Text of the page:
Scottish wildcat

Today we think we saw a Scottish wildcat. This is another very elusive creature whose population has been decimated over the past couple of hundred years. It is critically endangered and although it once roamed all of the UK it is now found only in northern and eastern Scotland.

If it is a Scottish wildcat then we are very privileged indeed. It was stalking a red squirrel. I’m going to upload these photos without resizing them so that people can zoom in if they want to. Usually, I resize photos for my blog to make pages faster to load so these photos are big and this post will be slower to load than usual. I’m sorry for this. Here are three photos. Two with the cat on the ground watching the squirrel on the tree trunk and a third with the cat on the trunk.

It was very tense. We were terrified for the squirrel and ended up making a loud noise that scared the cat away allowing the squirrel to get to a taller tree for safety. I then felt bad that we may have deprived the cat of its lunch so I put some of Victoria’s cat food outside for it. It’s a cat-eat squirrel world.

Scottish wildcats are bigger than domestic cats and their stripes are complete rather than broken up. They’re also fluffier and have a black tail tip. This cat fits all the descriptions. We also saw some cat paw prints in the snow nearby. They’re definitely not Victoria’s as we haven’t let her outside which is just as well as I think that wildcat would eat her for tea.

There’s a lovely historical hospital in Kingussie called St Vincent’s.

It was originally opened in 1901 as a sanitorium to treat tuberculosis patients. They used open-air methods of treatment which means patients slept outdoors in the freezing cold under a very rudimentary shelter. Now it is run by the wonderful NHS. If I ever need to go to the hospital I wouldn’t mind going to that one just as long as I don’t have to sleep outside.

Later we went for a walk to Loch Gynack. I was going to go for a swim in it but we forgot to take an ice-breaker with us.

The river Gynack which runs through Kingussie begins from this loch and is part of a micro-hydropower station. Although it only just started producing electricity over the last decade it revived an old hydropower scheme that was running here in the 1920s. You would never know it’s there if not for the informational signs because there’s been no damming of the river and it has a very low profile. There’s a good description of it here: Well-designed hydro schemes – Gynack.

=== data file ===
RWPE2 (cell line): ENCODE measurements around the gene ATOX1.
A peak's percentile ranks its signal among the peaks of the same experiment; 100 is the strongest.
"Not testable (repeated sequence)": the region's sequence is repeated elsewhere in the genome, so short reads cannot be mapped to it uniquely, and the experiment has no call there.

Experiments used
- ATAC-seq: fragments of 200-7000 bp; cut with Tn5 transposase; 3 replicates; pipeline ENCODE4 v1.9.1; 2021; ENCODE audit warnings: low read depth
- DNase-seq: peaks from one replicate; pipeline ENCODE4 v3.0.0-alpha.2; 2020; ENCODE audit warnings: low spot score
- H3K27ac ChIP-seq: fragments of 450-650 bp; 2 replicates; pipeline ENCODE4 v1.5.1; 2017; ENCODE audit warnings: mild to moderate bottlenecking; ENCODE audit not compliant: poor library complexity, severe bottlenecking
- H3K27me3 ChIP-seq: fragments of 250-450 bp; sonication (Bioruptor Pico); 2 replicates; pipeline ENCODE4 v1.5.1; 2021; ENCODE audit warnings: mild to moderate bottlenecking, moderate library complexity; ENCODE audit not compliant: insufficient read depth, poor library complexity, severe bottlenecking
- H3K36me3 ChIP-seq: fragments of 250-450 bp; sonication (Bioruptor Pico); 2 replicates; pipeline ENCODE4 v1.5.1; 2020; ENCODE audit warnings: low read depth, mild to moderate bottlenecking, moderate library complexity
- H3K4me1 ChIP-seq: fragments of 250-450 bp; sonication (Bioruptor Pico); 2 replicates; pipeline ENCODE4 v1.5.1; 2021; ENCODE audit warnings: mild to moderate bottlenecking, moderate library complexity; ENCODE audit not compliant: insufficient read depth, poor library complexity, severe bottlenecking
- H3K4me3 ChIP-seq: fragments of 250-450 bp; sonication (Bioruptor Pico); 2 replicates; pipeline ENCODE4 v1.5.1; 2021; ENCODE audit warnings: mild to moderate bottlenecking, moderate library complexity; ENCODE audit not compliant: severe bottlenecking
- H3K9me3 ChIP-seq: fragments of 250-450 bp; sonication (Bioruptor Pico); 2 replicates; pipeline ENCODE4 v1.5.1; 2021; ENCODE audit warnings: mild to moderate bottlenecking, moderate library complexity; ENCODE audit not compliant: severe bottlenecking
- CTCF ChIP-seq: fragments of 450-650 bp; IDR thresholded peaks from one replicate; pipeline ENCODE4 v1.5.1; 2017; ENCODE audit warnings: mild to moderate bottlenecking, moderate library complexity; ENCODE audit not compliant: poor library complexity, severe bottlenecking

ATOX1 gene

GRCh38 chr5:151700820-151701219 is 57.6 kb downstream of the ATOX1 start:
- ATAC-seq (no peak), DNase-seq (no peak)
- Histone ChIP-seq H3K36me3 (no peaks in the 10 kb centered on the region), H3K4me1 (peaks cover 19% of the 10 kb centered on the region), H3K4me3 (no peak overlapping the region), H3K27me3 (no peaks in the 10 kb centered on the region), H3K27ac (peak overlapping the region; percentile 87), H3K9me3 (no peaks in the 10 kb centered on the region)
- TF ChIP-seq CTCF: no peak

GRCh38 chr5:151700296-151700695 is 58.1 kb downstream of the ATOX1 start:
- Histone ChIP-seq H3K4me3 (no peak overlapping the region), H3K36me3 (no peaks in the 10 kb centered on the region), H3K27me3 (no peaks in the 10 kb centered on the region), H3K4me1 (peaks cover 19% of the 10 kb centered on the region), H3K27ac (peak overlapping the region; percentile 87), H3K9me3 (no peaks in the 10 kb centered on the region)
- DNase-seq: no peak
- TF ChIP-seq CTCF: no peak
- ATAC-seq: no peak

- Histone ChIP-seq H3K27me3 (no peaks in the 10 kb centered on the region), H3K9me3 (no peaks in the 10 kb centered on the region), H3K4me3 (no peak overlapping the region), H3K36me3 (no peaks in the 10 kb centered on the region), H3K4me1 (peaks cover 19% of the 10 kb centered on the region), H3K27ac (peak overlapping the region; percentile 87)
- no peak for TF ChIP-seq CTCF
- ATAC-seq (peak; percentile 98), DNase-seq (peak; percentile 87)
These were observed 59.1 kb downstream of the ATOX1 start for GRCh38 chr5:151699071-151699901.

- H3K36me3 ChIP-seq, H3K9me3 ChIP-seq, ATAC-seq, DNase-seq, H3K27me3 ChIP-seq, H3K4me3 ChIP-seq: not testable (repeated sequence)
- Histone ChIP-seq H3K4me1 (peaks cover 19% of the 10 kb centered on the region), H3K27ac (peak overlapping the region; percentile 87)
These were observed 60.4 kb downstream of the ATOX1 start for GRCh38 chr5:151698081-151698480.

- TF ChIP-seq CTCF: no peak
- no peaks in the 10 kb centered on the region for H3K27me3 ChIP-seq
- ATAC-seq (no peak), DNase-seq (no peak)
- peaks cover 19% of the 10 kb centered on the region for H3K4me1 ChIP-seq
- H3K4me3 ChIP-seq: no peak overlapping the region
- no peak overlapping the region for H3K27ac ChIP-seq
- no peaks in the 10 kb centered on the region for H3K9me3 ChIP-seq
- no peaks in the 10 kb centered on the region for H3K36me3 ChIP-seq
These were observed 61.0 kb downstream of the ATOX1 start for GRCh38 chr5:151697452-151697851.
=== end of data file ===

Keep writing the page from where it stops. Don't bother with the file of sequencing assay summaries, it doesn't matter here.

Someone has decorated trees in the nearby forest for Christmas.

What a lovely little village Kingussie is. And if you’re wondering how to pronounce it, it’s “King-OO-ssie”.

9 Replies to “Scottish wildcat”

    1. The food is gone this morning so I put a bit more out before leaving. We’re heading home today.

  1. Hi Rachel…I’m no expert, but looking carefully at your ‘wild cat’ images I think you may have encountered a hybrid specimen because of the tell tale white feet. There is a scheme in Scotland to capture and spay wild cat hybrids (Tabby x Wild Cat) to mitigate the progressive dilution of the native Wild Cat gene pool & you may want to report your sighting to Scottish Wildlife.
    (May I add that I find your weekly blogs really interesting).

    1. Yes you may be right. Good idea to contact Scottish Wildlife. I’ll do it later today and report back

  2. What a lovely selection of experiences. The ice looks stunning, it looks like you did something clever with the shot to emphasise the vastness of it.
    At work I complained about the size of the pictures that are uploaded by IT to the network. There is just no need for pictures of the school play to be so big, they are even slow to upload over the local network. They didn’t see my point though.

    1. I think some people don’t know how to resize photos. On the web they really don’t need to be big files. It’s really only if you want to print them.

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